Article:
I am standing in these places
where life once was…
where light had been…
new tombs…
barren and dark.

Suddenly the Holy One is beside me,
doubled over with grief, weeping with me.
I am not alone.

Where can I go from your spirit?
    Or where can I flee from your presence?
If I ascend to heaven, you are there;
    if I make my bed in Sheol, you are there.
If I take the wings of the morning
    and settle at the farthest limits of the sea,
10 even there your hand shall lead me,
    and your right hand shall hold me fast.
11 If I say, “Surely the darkness shall cover me,
    and the light around me become night,”
12 even the darkness is not dark to you;
    the night is as bright as the day,
    for darkness is as light to you.

                                Psalm 139: 7 – 12, NRSV

What Do You Know by Heart?

Photo: Norma Sessions

It was October 2016 and we were sitting at the kitchen table, eating our morning cereal. I was looking at news articles on my phone and mentioning headlines to Dale.

Suddenly Dale was tearful. When I asked what was wrong, he said, “I’m so sad for the bishop.”

“The bishop” was Dale’s name for our friend, Kenneth Carder. We had not been talking about him, but suddenly Dale was crying for him.

For months we had been visiting Kenneth’s wife Linda at Bethany, the memory care unit in our retirement community. With each visit, I would have to remind Dale why we were going. I had no idea that he could retain any understanding of the Carders’ situation.

Decades earlier, Dale preached a sermon with the title, “What Do You Know by Heart?” At the beginning of the sermon, Dale explained that his question was not about rote memorization, but about the things that we know by heart, that are “etched upon the walls of our inner being, stitched upon the fabric of our souls.” He then shared stories in which Grace was experienced and the person was touched deeply—and changed by—Love.

That sermon title and meaning remained with me over the years. Following the breakfast table conversation, I wrote in my journal: “He may not remember many things, but he knows the important things by heart.” I noted also that he had cried at a neighbor’s funeral the previous week and had cried when he learned about another neighbor’s illness. He would not have been able to recite any details about these people, but he was able to know deeply and share in the sadness of each situation.

Despite greater confusion and far fewer words now, Dale embodies important things by heart. He greets each person he sees with warmth and genuineness: “You’re good!” or simply, “You ARE!” One of the last times we were in our community dining room Dale told a new server, “I love you!” The light in her face revealed the power of his heartfelt statement.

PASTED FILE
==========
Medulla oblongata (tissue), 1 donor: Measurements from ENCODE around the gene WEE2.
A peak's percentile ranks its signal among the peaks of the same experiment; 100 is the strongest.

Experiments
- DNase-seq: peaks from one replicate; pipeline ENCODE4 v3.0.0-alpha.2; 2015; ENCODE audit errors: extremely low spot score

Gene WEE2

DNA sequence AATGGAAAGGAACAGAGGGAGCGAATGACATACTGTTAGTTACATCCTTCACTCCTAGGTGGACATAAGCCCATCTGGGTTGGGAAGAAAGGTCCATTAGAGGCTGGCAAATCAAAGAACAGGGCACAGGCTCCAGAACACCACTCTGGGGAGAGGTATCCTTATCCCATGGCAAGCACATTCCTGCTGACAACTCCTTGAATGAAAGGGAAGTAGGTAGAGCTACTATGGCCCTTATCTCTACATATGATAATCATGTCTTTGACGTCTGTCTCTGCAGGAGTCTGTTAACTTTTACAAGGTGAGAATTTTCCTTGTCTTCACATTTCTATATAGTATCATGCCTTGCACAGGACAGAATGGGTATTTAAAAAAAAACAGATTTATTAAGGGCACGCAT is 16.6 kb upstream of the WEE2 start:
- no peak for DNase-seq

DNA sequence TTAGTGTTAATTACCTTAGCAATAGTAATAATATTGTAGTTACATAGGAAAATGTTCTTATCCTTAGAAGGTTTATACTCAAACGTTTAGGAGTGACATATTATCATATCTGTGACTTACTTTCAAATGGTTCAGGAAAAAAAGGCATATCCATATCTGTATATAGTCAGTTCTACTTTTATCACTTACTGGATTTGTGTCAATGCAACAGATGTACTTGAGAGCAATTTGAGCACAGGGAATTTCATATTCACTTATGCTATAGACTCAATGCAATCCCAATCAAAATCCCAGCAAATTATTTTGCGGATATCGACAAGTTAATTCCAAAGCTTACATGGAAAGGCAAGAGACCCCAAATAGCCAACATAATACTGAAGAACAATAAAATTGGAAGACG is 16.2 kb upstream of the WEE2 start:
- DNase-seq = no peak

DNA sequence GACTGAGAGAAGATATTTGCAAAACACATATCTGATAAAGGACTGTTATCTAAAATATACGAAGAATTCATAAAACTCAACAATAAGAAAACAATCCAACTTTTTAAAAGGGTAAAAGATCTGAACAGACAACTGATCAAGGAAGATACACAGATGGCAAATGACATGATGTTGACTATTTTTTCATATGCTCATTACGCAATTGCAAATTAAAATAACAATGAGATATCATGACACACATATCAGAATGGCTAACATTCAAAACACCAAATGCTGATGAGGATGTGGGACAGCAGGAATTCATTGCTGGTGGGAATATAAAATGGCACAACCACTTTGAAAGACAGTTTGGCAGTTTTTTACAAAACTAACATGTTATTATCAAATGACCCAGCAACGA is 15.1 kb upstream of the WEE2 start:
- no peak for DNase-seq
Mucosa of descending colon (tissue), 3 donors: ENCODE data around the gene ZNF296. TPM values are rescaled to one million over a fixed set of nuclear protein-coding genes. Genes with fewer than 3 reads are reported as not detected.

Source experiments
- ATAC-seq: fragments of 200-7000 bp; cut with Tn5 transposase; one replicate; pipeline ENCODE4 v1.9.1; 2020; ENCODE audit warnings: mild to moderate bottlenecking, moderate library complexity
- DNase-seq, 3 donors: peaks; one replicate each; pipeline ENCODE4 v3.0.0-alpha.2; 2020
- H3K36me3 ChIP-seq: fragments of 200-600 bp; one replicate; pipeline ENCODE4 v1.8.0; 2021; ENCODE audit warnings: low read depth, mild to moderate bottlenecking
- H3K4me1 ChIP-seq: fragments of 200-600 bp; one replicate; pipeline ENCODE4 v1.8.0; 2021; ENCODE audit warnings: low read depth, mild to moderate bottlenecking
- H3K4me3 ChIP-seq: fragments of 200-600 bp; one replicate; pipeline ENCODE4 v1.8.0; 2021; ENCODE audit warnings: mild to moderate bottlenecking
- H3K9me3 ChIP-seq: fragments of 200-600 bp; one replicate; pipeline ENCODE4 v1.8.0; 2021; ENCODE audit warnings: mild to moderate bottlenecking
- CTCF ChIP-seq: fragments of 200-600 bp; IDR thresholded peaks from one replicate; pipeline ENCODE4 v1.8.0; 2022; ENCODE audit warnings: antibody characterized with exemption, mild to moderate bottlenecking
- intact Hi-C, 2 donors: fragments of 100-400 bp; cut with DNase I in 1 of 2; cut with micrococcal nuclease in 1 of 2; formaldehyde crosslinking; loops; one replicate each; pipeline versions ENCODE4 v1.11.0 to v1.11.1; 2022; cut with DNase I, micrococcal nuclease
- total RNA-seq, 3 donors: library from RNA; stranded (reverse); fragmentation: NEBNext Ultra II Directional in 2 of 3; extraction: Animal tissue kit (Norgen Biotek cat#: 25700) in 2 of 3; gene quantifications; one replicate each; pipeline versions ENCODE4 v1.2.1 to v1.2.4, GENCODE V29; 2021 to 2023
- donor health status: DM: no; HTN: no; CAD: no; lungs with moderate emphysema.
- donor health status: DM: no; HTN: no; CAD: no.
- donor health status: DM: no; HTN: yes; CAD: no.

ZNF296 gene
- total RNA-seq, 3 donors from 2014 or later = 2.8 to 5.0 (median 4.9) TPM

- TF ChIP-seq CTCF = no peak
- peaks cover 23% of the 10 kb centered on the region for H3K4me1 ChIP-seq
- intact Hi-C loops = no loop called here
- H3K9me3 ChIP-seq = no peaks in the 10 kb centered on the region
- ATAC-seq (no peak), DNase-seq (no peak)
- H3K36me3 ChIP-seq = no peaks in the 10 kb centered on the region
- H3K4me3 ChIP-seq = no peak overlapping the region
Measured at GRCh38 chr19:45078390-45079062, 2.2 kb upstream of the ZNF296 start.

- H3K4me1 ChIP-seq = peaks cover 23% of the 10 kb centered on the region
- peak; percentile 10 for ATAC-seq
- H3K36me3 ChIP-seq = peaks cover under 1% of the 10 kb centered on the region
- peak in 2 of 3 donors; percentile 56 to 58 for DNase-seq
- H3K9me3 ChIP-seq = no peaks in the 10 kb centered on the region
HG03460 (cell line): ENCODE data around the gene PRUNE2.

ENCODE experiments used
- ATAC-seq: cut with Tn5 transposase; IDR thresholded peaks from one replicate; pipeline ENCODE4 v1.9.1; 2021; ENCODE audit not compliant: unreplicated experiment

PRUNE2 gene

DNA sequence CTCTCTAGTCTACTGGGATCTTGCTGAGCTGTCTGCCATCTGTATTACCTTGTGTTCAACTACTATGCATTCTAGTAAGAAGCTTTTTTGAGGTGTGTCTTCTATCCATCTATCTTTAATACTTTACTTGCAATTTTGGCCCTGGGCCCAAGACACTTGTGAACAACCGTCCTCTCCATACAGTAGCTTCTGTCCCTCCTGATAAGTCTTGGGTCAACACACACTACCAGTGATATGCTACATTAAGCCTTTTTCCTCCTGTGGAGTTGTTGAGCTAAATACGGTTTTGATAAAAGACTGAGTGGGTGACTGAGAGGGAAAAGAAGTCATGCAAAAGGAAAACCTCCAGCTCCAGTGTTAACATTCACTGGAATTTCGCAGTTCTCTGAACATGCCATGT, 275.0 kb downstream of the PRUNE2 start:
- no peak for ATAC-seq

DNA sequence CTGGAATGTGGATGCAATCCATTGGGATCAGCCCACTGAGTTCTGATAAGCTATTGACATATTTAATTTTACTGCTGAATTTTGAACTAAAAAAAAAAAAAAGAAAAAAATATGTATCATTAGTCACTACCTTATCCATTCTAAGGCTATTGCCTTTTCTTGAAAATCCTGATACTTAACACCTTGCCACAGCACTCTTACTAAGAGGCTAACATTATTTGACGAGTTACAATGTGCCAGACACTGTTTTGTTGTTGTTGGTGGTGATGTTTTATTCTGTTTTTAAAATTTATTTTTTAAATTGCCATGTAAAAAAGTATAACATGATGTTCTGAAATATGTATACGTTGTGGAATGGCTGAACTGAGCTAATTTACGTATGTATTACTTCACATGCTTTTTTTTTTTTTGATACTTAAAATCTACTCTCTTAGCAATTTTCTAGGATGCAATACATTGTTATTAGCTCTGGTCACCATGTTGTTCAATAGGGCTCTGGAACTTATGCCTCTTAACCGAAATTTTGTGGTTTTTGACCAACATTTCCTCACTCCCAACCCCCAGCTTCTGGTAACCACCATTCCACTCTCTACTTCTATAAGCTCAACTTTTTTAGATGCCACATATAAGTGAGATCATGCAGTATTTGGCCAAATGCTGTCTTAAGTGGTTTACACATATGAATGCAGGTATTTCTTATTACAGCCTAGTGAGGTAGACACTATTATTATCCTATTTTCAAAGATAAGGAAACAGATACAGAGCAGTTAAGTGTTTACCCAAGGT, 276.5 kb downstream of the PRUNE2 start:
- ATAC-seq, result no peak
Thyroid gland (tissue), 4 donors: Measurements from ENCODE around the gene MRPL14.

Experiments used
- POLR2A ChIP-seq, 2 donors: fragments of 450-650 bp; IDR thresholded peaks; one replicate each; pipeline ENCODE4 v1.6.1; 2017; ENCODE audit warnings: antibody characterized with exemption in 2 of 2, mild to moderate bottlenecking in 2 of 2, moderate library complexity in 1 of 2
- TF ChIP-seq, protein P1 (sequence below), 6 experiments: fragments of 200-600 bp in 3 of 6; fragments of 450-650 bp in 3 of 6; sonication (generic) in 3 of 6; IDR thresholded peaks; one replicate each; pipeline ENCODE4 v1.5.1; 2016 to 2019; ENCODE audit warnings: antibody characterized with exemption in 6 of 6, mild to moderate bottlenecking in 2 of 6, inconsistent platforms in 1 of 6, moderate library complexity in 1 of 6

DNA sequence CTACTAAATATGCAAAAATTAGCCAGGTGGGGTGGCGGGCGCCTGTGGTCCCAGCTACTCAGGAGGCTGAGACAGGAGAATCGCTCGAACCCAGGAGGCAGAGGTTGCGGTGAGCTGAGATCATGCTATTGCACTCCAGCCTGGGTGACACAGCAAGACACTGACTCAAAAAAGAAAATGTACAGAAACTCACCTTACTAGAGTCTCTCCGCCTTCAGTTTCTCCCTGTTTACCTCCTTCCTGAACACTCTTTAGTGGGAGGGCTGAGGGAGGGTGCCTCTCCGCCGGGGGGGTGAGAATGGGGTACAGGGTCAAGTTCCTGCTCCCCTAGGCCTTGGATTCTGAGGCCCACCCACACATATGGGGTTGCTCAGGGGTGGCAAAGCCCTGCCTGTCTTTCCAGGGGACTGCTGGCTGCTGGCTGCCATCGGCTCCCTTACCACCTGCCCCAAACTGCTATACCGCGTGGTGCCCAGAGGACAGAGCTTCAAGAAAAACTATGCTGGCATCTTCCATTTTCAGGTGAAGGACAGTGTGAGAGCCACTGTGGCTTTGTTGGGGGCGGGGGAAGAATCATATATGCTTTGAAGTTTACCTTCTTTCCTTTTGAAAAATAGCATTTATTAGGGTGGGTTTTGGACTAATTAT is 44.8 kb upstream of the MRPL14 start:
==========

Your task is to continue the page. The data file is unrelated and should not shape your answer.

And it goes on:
I will close with words from his sermon: “…Grace spills forth…not because we earn it. We can’t. Not because we merit it. We can’t. But only because at the heart of all life beats a heart of Love. I know this by heart because it changed my life.”

Yes indeed, Dale. Thanks be to God.


“Well, that was a big mess,” Dale whispered in my ear as he sat down beside me in the pew.

It was January 2015 and Dale was serving as lector in the chapel of our retirement community. He had just read the scriptures for the day and struggled with words more than he ever had before. The parts he read well were beautiful. But alongside those words, I could hear evidence of the ones the disease had begun to steal.

Words. They were Dale’s medium.

An enthusiastic speaker, an energetic conversationalist, a voracious reader, a quick-witted tease—words were how Dale engaged in the world.

They were his tools as pastor and chaplain: words of comfort at bedsides, eloquent prayers in worship, words of instruction and challenge in teaching and preaching.

Words filled our life together. Dale would wake up talking, sharing his thoughts about what he had been reading, or a new sermon topic, or his concerns about current issues. He filled notepads with words as ideas flowed. He filled his mind with words read in newspapers, magazines, and books.

Photo: Norma Sessions

When the disease took hold, sentences began getting twisted. Reading and spelling became laborious. Comprehension started to fade. Speech grew sparse.

Like the slow defoliation of a great tree, Dale’s words began falling away.

It’s been the most shocking to me of all the losses so far, and the most challenging. As instructions became impossible for Dale to understand, I’ve had to depend on his willingness to follow as I guide us through each day.

Now few words remain. And those that do are as precious to me as the first words of a baby to a mother. Cherished. “Thank you.” “I love you.” “You’re good!” “You ARE!” “I know you!” “That’s stupid!” (Well, some cherished more than others.)

Dale and I are finding our way on new ground, without the familiar canopy of words. In its place, there is light…space…where other expressions grow: an outstretched hand, a smile, a soft pat on the back, shared laughter, a song, presence.

And in that space, love abides, words or no words.

The Gulf

Dale at Lake Murray, SC
Photo: Norma Sessions

“Moorings cast off, he is sailing away without me…”
 ~ my journal, May 2014

At the time I wrote those words, Dale’s new memories were veering farther away from any semblance of our shared past. Friendships with celebrities and exciting trips all over the world were becoming a part of our story.

More than this, though. Aspects of the man I had known for more than 30 years were changing:

  • Dale, the person who found joy in lively discussions about news and ideas, was having difficulty analyzing issues and events.
  • Dale, the one who added energy and laughter to any room he entered, was becoming quieter as following conversations became more challenging.